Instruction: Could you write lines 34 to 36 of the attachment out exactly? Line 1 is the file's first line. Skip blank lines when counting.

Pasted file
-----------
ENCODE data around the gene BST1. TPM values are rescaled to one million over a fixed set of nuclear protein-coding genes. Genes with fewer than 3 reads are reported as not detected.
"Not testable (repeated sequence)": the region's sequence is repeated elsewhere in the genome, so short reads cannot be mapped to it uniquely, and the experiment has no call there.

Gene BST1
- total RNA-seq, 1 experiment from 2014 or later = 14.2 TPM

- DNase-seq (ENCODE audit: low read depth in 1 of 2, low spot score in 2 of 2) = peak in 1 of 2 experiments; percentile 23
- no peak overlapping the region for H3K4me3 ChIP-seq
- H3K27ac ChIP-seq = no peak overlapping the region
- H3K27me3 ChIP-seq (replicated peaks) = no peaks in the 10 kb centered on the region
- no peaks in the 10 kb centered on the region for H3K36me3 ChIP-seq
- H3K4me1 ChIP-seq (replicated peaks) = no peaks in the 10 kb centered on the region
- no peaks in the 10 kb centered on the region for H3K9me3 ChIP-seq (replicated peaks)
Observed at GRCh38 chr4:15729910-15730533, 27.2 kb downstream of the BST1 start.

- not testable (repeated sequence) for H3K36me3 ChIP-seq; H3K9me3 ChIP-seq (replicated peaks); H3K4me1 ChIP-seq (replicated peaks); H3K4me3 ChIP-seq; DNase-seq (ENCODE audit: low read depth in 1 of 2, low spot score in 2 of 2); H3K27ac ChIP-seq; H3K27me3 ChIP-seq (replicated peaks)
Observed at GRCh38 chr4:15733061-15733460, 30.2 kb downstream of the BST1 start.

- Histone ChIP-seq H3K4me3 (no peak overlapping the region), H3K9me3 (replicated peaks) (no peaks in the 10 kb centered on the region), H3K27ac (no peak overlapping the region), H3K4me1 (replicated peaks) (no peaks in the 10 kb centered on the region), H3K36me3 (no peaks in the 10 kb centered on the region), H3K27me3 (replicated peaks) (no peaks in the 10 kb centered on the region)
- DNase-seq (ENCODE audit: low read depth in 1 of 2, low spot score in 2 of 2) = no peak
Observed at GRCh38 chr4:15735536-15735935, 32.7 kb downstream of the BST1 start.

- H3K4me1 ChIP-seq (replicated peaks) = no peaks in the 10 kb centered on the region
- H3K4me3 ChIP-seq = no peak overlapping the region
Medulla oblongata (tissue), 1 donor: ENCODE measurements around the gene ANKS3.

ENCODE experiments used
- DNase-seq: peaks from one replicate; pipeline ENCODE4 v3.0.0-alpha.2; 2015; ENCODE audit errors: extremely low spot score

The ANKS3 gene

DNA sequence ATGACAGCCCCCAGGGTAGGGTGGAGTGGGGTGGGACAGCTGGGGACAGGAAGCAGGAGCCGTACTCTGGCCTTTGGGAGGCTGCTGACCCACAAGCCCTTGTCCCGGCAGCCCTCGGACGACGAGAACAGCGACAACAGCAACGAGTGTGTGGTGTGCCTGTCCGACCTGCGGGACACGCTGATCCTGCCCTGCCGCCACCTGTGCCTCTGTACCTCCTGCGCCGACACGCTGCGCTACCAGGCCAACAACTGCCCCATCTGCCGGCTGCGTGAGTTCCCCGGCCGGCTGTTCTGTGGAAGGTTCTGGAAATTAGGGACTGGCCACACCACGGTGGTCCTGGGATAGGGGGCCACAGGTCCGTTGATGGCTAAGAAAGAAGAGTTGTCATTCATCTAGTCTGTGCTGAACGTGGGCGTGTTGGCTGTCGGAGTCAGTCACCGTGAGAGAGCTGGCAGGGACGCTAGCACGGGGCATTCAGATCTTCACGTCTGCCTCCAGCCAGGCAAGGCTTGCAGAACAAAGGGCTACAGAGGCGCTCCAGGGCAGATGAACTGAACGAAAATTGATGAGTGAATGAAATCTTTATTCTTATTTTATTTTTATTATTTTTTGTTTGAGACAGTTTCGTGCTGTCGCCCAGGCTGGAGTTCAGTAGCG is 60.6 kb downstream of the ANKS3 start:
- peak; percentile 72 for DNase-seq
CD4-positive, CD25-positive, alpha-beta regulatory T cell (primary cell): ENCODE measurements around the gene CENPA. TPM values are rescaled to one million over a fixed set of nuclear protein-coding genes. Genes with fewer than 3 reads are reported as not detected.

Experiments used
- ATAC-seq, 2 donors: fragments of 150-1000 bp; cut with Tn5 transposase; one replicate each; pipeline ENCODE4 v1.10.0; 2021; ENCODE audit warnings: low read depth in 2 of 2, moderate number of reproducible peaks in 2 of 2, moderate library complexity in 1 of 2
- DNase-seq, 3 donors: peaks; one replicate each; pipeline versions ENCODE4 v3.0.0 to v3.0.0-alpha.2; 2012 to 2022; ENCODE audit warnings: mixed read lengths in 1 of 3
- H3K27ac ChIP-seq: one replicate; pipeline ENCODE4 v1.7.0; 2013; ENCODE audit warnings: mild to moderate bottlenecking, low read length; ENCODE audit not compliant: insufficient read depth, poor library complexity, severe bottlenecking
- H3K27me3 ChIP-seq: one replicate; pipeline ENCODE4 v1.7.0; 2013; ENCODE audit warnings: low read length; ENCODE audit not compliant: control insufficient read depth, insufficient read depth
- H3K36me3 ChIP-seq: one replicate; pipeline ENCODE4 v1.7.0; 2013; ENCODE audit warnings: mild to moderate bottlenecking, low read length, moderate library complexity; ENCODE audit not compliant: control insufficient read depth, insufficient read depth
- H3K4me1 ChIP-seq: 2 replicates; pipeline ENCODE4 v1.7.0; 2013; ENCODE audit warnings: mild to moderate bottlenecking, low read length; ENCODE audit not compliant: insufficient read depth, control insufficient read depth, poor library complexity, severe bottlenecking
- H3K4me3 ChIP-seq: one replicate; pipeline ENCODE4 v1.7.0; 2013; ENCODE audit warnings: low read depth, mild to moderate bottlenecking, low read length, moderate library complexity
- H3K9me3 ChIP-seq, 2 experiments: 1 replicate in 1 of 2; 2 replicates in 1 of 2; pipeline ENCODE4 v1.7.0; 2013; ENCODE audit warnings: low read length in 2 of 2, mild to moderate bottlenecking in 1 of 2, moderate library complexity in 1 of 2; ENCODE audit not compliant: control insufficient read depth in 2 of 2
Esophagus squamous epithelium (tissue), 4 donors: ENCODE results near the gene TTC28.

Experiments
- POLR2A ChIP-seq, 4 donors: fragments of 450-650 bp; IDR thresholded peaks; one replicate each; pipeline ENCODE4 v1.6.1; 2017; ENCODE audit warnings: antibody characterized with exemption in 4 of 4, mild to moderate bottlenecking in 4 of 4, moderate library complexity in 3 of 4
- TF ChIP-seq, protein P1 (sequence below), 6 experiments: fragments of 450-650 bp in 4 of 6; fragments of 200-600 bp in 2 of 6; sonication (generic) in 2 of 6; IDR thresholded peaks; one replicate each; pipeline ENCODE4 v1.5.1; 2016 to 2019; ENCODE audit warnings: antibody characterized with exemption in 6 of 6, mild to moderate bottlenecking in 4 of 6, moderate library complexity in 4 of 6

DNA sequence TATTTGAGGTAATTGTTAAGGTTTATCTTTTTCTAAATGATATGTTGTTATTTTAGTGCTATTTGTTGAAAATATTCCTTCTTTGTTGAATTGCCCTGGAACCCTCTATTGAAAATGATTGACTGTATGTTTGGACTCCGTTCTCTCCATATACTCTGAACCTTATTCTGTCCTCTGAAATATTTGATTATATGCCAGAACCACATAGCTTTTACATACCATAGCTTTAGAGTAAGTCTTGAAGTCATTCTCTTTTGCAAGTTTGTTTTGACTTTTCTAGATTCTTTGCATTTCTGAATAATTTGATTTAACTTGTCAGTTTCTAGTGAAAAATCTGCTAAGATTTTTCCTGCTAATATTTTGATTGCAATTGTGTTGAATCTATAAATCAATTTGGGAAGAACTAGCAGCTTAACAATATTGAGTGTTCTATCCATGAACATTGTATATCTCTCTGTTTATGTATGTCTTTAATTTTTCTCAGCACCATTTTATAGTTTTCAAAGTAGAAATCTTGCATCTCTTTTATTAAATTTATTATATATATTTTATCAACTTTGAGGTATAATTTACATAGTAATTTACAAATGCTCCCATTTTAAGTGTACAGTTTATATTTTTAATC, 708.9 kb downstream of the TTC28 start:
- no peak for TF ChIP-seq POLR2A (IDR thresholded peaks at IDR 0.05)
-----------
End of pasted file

- H3K4me3 ChIP-seq: one replicate; pipeline ENCODE4 v1.7.0; 2013; ENCODE audit warnings: low read depth, mild to moderate bottlenecking, low read length, moderate library complexity
- H3K9me3 ChIP-seq, 2 experiments: 1 replicate in 1 of 2; 2 replicates in 1 of 2; pipeline ENCODE4 v1.7.0; 2013; ENCODE audit warnings: low read length in 2 of 2, mild to moderate bottlenecking in 1 of 2, moderate library complexity in 1 of 2; ENCODE audit not compliant: control insufficient read depth in 2 of 2
Esophagus squamous epithelium (tissue), 4 donors: ENCODE results near the gene TTC28.